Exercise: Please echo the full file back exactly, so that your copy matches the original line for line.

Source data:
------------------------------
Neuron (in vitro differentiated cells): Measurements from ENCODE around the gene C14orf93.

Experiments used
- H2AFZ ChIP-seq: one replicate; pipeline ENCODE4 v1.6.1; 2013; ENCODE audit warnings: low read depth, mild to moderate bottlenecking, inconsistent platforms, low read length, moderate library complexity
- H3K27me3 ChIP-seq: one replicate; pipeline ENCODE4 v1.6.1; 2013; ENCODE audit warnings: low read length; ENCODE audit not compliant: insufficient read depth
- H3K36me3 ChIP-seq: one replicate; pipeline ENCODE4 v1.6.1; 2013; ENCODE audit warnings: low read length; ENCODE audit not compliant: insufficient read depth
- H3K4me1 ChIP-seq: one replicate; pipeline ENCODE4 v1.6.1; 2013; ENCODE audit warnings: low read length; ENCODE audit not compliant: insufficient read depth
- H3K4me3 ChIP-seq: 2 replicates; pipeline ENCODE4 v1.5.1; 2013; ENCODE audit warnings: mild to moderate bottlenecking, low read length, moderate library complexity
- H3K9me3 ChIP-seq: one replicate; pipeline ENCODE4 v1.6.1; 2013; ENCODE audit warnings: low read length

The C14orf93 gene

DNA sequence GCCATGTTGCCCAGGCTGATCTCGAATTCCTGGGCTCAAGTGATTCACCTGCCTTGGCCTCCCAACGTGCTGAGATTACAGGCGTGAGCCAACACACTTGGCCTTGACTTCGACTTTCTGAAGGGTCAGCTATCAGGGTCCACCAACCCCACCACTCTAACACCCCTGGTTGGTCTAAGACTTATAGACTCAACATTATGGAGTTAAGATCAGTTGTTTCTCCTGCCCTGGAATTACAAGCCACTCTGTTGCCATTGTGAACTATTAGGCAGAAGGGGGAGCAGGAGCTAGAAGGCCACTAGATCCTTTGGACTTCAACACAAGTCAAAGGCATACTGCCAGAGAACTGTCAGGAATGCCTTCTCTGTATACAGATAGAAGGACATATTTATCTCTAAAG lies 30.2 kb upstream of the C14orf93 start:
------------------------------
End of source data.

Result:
Neuron (in vitro differentiated cells): Measurements from ENCODE around the gene C14orf93.

Experiments used
- H2AFZ ChIP-seq: one replicate; pipeline ENCODE4 v1.6.1; 2013; ENCODE audit warnings: low read depth, mild to moderate bottlenecking, inconsistent platforms, low read length, moderate library complexity
- H3K27me3 ChIP-seq: one replicate; pipeline ENCODE4 v1.6.1; 2013; ENCODE audit warnings: low read length; ENCODE audit not compliant: insufficient read depth
- H3K36me3 ChIP-seq: one replicate; pipeline ENCODE4 v1.6.1; 2013; ENCODE audit warnings: low read length; ENCODE audit not compliant: insufficient read depth
- H3K4me1 ChIP-seq: one replicate; pipeline ENCODE4 v1.6.1; 2013; ENCODE audit warnings: low read length; ENCODE audit not compliant: insufficient read depth
- H3K4me3 ChIP-seq: 2 replicates; pipeline ENCODE4 v1.5.1; 2013; ENCODE audit warnings: mild to moderate bottlenecking, low read length, moderate library complexity
- H3K9me3 ChIP-seq: one replicate; pipeline ENCODE4 v1.6.1; 2013; ENCODE audit warnings: low read length

The C14orf93 gene

DNA sequence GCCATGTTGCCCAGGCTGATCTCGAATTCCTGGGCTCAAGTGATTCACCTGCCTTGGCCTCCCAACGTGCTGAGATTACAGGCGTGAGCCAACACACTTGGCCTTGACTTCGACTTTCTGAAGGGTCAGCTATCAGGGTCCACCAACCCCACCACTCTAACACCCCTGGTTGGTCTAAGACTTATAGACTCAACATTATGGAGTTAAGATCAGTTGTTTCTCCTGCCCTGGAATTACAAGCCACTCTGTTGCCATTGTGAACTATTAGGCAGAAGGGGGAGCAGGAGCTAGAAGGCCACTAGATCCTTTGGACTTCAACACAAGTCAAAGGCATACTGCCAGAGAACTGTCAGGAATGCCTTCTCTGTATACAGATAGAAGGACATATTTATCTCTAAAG lies 30.2 kb upstream of the C14orf93 start: